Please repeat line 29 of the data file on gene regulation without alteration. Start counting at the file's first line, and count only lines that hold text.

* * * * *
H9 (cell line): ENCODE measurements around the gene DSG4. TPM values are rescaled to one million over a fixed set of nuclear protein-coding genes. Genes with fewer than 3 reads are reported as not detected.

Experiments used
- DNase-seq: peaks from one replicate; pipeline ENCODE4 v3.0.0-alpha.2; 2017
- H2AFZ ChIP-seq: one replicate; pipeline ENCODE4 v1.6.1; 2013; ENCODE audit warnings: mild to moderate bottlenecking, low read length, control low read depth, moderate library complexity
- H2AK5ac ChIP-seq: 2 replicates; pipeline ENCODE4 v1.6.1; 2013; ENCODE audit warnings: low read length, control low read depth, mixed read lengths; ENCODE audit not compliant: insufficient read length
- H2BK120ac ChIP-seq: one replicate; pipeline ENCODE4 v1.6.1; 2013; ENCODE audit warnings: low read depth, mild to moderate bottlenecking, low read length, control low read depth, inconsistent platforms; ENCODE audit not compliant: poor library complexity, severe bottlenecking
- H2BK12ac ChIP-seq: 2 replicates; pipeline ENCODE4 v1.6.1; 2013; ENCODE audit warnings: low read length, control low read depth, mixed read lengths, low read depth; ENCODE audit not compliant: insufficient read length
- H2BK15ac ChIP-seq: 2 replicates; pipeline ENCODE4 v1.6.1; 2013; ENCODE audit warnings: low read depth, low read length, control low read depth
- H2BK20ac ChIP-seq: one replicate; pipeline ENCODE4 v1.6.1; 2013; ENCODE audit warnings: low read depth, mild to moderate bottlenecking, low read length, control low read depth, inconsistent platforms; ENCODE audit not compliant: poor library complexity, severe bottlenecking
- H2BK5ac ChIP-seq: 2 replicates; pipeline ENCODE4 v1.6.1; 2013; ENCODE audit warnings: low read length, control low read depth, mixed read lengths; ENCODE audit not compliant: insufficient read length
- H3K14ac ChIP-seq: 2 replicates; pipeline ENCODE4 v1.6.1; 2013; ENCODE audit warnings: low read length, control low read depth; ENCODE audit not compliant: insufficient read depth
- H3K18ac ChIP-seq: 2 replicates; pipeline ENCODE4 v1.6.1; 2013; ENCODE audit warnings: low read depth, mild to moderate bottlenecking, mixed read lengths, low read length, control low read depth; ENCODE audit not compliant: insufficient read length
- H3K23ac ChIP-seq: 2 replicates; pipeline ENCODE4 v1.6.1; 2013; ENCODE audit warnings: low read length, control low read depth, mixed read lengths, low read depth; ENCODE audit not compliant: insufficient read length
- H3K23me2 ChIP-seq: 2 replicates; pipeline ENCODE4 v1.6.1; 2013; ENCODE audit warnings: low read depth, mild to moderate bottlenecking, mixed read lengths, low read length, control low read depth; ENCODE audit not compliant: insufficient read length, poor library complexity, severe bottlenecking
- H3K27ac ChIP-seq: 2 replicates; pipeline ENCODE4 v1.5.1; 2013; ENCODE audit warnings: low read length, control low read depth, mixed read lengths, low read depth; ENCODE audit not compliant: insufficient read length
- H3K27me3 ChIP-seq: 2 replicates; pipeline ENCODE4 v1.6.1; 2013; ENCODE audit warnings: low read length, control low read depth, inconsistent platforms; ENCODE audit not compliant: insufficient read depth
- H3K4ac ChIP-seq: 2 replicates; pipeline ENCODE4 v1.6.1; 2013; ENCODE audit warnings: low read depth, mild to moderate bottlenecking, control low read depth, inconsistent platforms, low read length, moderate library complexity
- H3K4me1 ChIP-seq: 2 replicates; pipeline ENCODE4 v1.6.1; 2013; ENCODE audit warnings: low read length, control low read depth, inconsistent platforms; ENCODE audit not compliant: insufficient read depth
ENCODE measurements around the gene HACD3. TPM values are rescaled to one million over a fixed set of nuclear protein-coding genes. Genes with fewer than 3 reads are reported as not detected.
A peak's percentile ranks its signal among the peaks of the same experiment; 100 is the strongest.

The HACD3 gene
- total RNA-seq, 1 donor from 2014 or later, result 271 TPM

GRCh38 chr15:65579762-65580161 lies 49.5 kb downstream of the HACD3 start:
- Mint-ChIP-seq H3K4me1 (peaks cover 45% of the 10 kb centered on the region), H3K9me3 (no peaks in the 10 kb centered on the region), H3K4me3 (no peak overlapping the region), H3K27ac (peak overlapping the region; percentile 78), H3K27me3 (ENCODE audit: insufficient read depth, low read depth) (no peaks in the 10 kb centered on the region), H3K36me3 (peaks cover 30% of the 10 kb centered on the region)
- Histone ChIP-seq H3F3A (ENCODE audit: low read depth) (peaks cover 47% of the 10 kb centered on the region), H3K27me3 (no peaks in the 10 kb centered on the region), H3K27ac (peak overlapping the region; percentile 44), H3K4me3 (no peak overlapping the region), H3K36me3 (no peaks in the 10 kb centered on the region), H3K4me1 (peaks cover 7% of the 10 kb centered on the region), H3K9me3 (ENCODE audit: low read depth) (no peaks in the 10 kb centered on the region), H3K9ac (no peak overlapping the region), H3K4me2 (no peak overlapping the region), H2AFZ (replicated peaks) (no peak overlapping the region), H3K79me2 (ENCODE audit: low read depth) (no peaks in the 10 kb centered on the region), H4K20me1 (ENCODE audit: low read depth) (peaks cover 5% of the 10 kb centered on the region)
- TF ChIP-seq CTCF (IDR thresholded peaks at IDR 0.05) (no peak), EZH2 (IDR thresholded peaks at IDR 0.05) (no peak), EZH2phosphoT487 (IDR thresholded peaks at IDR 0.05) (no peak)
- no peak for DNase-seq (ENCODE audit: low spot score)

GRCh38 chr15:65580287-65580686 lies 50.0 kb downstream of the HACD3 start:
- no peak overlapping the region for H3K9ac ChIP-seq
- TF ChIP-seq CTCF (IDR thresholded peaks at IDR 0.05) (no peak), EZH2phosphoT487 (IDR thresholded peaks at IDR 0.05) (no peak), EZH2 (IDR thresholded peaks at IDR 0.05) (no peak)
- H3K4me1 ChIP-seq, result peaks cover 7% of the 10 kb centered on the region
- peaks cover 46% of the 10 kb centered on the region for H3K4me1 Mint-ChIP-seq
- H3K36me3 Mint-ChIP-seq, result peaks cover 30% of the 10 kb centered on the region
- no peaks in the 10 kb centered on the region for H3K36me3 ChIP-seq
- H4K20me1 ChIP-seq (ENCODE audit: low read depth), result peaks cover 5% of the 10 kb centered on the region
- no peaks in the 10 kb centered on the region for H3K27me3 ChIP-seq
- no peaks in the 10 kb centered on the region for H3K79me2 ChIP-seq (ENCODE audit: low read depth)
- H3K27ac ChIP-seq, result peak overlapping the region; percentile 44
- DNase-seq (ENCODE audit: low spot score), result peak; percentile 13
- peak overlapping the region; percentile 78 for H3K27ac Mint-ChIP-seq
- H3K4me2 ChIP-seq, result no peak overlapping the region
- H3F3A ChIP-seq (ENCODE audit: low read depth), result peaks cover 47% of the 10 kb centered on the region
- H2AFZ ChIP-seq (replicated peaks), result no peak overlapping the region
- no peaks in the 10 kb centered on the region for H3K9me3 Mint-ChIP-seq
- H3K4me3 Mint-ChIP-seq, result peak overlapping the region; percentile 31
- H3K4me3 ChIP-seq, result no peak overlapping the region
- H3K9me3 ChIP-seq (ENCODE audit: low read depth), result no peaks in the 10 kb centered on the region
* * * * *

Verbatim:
- no peak overlapping the region for H3K9ac ChIP-seq